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Elected officeholders cannot tell what their constituents want unless they hear from them. That is why a typical legislator employs staffers to keep track of messages from constituents. Likewise, because interest groups know that citizen communications matter, they routinely ask adherents to contact their representatives in support or opposition to particular policies. Scholars have accordingly shown that policymakers are influenced by what they hear.
Members of U.S. racial minorities vote a bit less often than whites – but the racial gap is much larger when it comes to contacting and delivering messages to elected representatives. Minority citizens do this much less than whites. According to some surveys, whites are twice as likely as citizens of other races to communicate with elected representatives.
Why does the racial communication gap exist? My research uses field experiments conducted in the state of Maryland to tease out the sources. Maryland has legislative districts where both white and black elected officials represent the same constituents, so I was able to do random phone surveys – to see what difference it makes if blacks are offered the opportunity to communicate with a named black or white representative, while white constituents are offered the chance to communicate with a named white or black representative.
Citizens Communicate Less to Representatives of a Different Race
The racial identities of elected officials matter to citizens, my field experiments suggest. When thousands of residents of multi-member state legislative districts were invited to communicate with their legislators, blacks were much more willing – in fact, twice as willing – to communicate with black representatives, while white constituents were twice as willing to communicate with white legislators. Constituents of both races were more reluctant to send messages to legislators not of their own racial background.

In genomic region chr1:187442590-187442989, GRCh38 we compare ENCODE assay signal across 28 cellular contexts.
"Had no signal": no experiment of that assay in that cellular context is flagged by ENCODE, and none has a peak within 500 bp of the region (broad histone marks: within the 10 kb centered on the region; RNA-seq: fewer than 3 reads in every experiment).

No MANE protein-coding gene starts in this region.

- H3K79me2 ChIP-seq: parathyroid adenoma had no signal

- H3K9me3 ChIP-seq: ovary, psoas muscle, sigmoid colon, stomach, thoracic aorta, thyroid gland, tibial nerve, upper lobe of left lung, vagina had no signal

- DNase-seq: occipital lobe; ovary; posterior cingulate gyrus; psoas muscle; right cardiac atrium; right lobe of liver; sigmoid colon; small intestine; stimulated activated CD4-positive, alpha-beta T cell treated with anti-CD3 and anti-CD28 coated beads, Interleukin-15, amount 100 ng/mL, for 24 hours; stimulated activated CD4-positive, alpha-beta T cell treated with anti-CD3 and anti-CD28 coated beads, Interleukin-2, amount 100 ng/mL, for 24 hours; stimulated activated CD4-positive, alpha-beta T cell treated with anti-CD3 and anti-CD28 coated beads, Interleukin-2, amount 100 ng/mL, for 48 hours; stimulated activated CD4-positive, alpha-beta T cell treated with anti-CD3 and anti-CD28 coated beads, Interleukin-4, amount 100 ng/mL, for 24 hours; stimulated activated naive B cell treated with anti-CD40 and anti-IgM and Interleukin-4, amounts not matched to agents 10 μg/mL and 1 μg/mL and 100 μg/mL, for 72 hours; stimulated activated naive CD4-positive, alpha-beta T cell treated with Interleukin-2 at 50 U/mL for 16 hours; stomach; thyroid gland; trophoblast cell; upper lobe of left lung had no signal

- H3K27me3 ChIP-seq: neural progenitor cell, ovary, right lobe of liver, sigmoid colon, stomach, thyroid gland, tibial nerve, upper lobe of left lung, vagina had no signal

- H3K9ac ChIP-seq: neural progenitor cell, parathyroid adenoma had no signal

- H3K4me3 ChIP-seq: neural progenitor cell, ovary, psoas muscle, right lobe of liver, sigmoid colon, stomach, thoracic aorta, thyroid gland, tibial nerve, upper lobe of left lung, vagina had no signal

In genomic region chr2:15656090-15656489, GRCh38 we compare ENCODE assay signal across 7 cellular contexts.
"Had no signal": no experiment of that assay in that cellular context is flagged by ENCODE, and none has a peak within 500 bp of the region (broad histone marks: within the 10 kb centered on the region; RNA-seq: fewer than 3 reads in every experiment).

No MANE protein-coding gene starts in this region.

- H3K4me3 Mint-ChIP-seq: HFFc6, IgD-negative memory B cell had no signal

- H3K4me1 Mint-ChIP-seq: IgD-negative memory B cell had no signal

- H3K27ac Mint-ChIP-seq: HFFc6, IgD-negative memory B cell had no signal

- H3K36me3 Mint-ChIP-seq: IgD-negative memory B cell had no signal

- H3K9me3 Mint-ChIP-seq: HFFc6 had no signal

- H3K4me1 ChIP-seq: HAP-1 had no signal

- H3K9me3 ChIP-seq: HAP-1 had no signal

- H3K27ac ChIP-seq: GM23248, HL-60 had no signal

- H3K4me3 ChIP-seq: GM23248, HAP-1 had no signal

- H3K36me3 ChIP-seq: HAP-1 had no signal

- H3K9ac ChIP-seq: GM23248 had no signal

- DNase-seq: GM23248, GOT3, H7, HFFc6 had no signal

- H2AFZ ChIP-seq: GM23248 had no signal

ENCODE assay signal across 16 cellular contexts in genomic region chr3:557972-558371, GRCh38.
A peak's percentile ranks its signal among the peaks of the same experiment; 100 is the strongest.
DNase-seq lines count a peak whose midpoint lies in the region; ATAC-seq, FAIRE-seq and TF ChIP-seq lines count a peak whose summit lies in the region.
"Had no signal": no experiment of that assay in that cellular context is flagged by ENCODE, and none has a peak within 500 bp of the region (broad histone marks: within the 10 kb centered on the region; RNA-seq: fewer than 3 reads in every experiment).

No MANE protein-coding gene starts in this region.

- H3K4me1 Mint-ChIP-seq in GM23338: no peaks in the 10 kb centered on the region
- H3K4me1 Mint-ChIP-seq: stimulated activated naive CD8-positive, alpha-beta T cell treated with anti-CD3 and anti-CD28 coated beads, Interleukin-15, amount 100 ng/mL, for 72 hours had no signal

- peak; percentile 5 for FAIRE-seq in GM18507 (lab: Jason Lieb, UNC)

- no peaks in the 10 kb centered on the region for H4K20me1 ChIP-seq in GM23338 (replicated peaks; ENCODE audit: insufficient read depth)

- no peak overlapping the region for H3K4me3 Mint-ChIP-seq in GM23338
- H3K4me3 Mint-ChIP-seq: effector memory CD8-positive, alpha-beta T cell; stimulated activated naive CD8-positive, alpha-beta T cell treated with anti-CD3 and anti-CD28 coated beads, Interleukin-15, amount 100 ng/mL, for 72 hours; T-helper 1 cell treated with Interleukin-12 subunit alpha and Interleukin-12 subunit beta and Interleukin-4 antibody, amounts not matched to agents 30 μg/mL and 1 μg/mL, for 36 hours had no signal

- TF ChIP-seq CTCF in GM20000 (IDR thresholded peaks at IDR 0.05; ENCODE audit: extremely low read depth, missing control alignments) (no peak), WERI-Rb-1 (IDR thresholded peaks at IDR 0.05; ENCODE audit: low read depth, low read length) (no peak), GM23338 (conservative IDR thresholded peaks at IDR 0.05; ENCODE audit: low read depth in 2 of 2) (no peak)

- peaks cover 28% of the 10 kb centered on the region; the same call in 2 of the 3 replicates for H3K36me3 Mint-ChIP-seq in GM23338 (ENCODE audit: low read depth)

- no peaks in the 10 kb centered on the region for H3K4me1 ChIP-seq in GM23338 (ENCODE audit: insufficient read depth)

The results add up. Consider the example of a hypothetical district with half black and half white constituents. A black elected representative in that district would receive twice as many communications from her black constituents as from her white constituents, while a white elected representative would receive twice as many messages from the white citizens compared to the blacks. The two elected representatives could gain very different senses of what constituents want. Contrasting portraits of their constituents’ opinions might have important consequences for the issues the legislators raise or how they vote, introducing racial bias.
Blacks and Whites Communicate Equally to Representatives of Their Race
Elected officials who represent many people not of their race may draw a mistaken conclusion from the messages coming into their offices. They may perceive citizens from their own racial background as more interested and engaged in politics.